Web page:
38 38 Incoming air into the AHU Regenerative heat exchanger Operation of Main Building Mechanically ventilated using hollow core slabs as air supply ducts.

39 39 Air enters the internal occupied space Filter Heater Air passes through hollow cores in the ceiling slabs Operation of Main Building

40 40 Return stale air is extracted Return air passes through the heat exchanger Out of the building Operation of Main Building Recovers 87% of Ventilation Heat Requirement. Space for future chilling

41 41 Operation of Regenerative Heat Exchangers Fresh Air Stale Air Fresh Air Stale Air A B B A Stale air passes through Exchanger A and heats it up before exhausting to atmosphere Fresh Air is heated by exchanger B before going into building Stale air passes through Exchanger B and heats it up before exhausting to atmosphere Fresh Air is heated by exchanger A before going into building After ~ 90 seconds the flaps switch over

42 42 Fabric Cooling: Importance of Hollow Core Ceiling Slabs Hollow core ceiling slabs store heat and cool at different times of the year providing comfortable and stable temperatures. Heat is transferred to the air before entering the room Slabs store heat from appliances and body heat Winter Day Air Temperature is same as building fabric leading to a more pleasant working environment Warm air

43 43 Fabric Cooling: Importance of Hollow Core Ceiling Slabs Hollow core ceiling slabs store heat and cool at different times of the year providing comfortable and stable temperatures. Heat is transferred to the air before entering the room Slabs also radiate heat back into room Winter Night In late afternoon heating is turned off. Cool air

44 44 Fabric Cooling: Importance of Hollow Core Ceiling Slabs Hollow core ceiling slabs store heat and cool at different times of the year providing comfortable and stable temperatures. Draws out the heat accumulated during the day Cools the slabs to act as a cool store the following day Summer night night ventilation/ free cooling Cold air

45 45 Fabric Cooling: Importance of Hollow Core Ceiling Slabs Hollow core ceiling slabs store heat and cool at different times of the year providing comfortable and stable temperatures. Slabs pre-cool the air before entering the occupied space concrete absorbs and stores heat less/no need for air- conditioning Summer day Warm air

46 46 Good Management has reduced Energy Requirements Space Heating Consumption reduced by 57%

47 47 Operation of Building Construction of Building Life Cycle Energy / Carbon Emissions Transport of Materials Materials Production On site Energy Use On site Electricity Use Furnishings including transport to site Transport of Workforce Specific Site energy – landscaping etc Operational heating Operational control (electricity) Functional Electricity Use Intrinsic Refurbishment Energy Functional Refurbishment Energy Demolition Intrinsic Energy Site Specific Energy Functional Energy Regional Energy Overheads

48 48 Life Cycle Energy Requirements of ZICER compared to other buildings All values in Primary energy TermodeckComparison Based on a GFA of 2573 m 2 ZICER as built (GJ) Naturally Ventilated ZICER (GJ) Air conditioned ZICER (GJ) Materials Production Transport of materials On site construction energy2793 Workforce transport2851 Operational Heating/Hot Water Plant Room Electricity Functional Electricity e.g. from lights, computers etc (60 years) Replacement energy - materials Demolition TOTAL embodied energy over 60 years (GJ) Total excluding the functional electricity (GJ)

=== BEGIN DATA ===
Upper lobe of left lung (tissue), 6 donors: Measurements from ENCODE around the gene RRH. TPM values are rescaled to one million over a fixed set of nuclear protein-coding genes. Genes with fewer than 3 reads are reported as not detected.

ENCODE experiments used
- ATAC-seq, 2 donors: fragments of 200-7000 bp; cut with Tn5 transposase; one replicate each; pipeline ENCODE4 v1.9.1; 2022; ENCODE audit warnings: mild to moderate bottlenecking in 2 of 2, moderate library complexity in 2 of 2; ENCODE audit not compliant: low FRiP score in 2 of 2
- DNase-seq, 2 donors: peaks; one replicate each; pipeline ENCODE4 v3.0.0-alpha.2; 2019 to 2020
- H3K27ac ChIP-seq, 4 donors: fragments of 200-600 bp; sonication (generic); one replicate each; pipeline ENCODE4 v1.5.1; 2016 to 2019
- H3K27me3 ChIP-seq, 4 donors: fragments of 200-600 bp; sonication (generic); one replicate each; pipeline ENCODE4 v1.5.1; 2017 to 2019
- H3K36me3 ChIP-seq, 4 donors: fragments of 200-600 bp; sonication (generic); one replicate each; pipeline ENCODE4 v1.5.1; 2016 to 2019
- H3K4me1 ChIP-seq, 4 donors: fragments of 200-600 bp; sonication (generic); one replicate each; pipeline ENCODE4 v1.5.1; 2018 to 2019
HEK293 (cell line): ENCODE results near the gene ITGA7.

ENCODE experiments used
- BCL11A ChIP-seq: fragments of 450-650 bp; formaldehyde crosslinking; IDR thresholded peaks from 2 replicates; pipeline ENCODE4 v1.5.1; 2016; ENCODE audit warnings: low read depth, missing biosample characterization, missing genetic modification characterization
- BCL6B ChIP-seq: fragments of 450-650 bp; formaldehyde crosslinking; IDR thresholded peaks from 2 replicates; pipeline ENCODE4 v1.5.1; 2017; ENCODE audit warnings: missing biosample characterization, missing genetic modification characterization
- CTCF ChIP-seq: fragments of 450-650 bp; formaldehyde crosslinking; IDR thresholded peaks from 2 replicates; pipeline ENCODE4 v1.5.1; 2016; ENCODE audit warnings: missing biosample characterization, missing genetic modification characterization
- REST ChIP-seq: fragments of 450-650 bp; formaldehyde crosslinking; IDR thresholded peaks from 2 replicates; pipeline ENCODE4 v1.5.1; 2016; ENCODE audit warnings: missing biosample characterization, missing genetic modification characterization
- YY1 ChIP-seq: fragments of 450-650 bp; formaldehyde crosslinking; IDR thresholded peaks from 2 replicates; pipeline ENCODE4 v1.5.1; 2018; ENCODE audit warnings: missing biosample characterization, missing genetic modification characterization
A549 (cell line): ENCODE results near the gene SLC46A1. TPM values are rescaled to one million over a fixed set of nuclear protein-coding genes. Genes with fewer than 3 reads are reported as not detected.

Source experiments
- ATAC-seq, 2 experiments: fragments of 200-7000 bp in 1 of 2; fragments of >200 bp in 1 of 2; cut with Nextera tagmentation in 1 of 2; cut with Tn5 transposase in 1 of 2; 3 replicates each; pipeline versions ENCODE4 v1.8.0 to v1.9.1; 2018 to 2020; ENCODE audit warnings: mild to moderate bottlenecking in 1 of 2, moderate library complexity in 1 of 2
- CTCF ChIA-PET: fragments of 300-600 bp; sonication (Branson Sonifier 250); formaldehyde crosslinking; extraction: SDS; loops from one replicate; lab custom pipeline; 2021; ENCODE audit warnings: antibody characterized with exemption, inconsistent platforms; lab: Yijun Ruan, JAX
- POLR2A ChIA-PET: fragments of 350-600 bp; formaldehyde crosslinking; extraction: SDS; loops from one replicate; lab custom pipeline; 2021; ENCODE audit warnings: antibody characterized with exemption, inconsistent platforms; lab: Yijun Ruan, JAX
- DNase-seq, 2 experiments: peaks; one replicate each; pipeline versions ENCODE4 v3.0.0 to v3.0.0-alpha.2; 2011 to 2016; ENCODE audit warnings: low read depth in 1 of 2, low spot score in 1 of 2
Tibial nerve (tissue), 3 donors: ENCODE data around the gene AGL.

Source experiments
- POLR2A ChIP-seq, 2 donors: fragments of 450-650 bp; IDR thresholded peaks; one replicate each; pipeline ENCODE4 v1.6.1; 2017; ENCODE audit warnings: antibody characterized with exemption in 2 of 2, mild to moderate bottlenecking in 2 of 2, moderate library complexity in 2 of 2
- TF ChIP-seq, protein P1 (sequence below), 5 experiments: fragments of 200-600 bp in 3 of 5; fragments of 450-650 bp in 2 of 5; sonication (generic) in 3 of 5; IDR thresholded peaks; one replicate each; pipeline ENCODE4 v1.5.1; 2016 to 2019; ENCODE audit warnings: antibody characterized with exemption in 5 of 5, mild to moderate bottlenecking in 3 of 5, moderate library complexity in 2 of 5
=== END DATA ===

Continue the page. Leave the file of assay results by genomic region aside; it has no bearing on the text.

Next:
49 49 As Built GJ Air Conditioned GJ Naturally Ventilated GJ Life Cycle Energy Requirements of ZICER as built compared to other heating/cooling strategies Materials Production Materials Transport On site construction energy Workforce Transport Intrinsic Heating / Cooling energy Functional Energy Refurbishment Energy Demolition Energy 28% 54% 34% 51% 61% 29%

50 50 Comparison of Life Cycle Energy Requirements of ZICER Compared to the Air-conditioned office, ZICER recovers extra energy required in construction in under 1 year. Comparisons assume identical size, shape and orientation

51 51 How can low carbon homes be provided at an affordable cost? Energy Service Companies (ESCos) Home costs same initial cost as traditional home Any additional costs for providing renewable energy, better insulation/controls are financed by ESCo Client pays ESCo for energy used at rate they would have done had the house been built to basic 2005 standards ESCo pays utility company at actual energy cost (because energy consumption is less) Difference in payments services ESCo investment When extra capital cost is paid off Client sees reduced energy bills ESCO has made its money Developer has not had to charge any more for property The Environment wins Responding to the Challenge:

52 52 The Behavioural Dimension Social Attitudes towards energy consumption have a profound effect on actual consumption Data collected from 114 houses in Norwich between mid November 2006 and mid March 2007 For a given size of household electricity consumption for appliances [NOT HEATING or HOT WATER] can vary by as much as 9 times. When income levels are accounted for, variation is still 6 times

53 53 Significant Improvements can be achieved Better Insulation Standards Heat Pumps Biomass Boilers Solar Thermal Solar PV Responding to the Challenge: Conclusions But avoid incompatible options Too large a Solar thermal Array Biomass with solar thermal CHP with Solar Thermal Lao Tzu ( BC) Chinese Artist and Taoist philosopher "If you do not change direction, you may end up where you are heading." This presentation is available at Follow Academic Links